In the days when ships of the Dutch East India Company used Cape Town as a refreshment station on their way to the East, a ship would fire a cannon as it entered the harbor to let farmers know provisions were needed, and a set of relay cannons, all set on hilltops, would carry the message far inland. One such cannon was on this farm, which was then called Kanonkop, Afrikaans for Cannon Hill. The beauty of Kanonkop today is not in its history or its buildings but in its wine. Winemaker Abrie Beeslaar has taken over from the legendary Beyers Truter (a very hard act to follow), but Kanonkop continues to reel in numerous awards and accolades. Paul Sauer, a blend of about 70% Cabernet Sauvignon and 15% each Merlot and Cabernet Franc, rakes in awards both in South Africa and internationally year after year. Bow before the Kanonkop Black Label Pinotage. It's an iconic wine that is produced only in small quantities (fewer than 2,000 bottles a year) and is sold only from the farm. It recently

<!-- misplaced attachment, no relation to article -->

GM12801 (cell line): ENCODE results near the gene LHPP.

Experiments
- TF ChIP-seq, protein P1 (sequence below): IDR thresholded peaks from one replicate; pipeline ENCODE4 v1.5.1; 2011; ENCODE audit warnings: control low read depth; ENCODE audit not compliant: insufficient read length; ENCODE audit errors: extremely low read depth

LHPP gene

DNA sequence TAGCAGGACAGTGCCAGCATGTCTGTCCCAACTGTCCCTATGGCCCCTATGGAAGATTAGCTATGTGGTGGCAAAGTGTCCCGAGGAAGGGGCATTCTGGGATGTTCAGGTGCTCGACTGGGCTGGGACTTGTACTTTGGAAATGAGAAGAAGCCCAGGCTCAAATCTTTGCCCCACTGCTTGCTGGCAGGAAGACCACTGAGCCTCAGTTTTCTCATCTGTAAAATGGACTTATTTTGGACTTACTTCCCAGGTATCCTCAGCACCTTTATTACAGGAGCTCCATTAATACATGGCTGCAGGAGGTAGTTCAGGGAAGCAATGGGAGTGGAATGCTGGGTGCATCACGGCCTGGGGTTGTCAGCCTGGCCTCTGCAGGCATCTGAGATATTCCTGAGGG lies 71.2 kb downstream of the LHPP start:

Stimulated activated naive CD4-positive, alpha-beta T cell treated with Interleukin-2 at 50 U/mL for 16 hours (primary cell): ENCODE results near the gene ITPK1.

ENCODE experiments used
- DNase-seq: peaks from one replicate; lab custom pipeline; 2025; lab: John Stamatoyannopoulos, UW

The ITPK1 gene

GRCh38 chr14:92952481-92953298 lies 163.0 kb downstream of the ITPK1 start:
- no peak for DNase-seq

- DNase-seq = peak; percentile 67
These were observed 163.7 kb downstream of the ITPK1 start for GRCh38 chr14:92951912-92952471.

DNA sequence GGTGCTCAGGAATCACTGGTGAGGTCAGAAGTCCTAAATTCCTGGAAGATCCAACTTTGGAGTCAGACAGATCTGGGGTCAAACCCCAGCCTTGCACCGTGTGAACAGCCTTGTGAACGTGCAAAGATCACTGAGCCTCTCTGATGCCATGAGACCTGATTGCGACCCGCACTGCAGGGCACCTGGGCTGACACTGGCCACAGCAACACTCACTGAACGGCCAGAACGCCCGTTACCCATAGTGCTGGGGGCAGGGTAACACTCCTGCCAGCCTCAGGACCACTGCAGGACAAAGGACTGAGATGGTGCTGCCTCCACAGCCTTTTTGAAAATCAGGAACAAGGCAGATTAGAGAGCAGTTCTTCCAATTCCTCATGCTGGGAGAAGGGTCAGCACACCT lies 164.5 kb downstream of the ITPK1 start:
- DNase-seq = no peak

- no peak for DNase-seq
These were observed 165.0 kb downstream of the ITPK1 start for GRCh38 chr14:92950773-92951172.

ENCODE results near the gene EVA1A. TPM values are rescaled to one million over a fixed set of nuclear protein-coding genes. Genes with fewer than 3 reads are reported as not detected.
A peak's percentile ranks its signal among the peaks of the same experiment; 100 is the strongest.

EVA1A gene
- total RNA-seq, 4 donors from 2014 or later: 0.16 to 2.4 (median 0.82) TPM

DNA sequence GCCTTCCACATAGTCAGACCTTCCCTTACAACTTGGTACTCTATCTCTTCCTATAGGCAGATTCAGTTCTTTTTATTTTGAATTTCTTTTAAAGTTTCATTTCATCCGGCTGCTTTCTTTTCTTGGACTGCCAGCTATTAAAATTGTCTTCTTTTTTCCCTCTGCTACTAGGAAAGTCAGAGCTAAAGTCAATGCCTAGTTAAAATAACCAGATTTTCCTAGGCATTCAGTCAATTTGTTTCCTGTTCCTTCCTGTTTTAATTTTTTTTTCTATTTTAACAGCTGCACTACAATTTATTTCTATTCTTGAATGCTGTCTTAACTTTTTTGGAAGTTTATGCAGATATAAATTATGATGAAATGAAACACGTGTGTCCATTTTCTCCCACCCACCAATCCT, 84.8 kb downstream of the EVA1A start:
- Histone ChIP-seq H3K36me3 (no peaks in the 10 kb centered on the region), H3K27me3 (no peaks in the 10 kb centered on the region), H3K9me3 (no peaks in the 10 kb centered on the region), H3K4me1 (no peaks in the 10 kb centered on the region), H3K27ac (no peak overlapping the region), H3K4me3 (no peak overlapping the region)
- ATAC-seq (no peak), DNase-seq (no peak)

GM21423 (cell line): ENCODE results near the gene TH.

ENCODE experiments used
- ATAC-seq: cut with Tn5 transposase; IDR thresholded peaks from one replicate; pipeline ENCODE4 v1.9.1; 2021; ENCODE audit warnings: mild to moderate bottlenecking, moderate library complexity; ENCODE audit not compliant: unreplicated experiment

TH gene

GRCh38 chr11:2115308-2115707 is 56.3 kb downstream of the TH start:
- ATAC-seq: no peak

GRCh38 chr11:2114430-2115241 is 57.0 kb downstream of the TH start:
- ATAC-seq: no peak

scored 97 points out of 100 at an international tasting. There are no guided cellar tours, but during harvest you can do a walkabout in the cellar to see all the action. An added attraction to this farm is the art gallery that features art from around 50 leading South African artists. It's a wonderful selection of the really modern to totally traditional and gives good insight into the artist soul of the nation.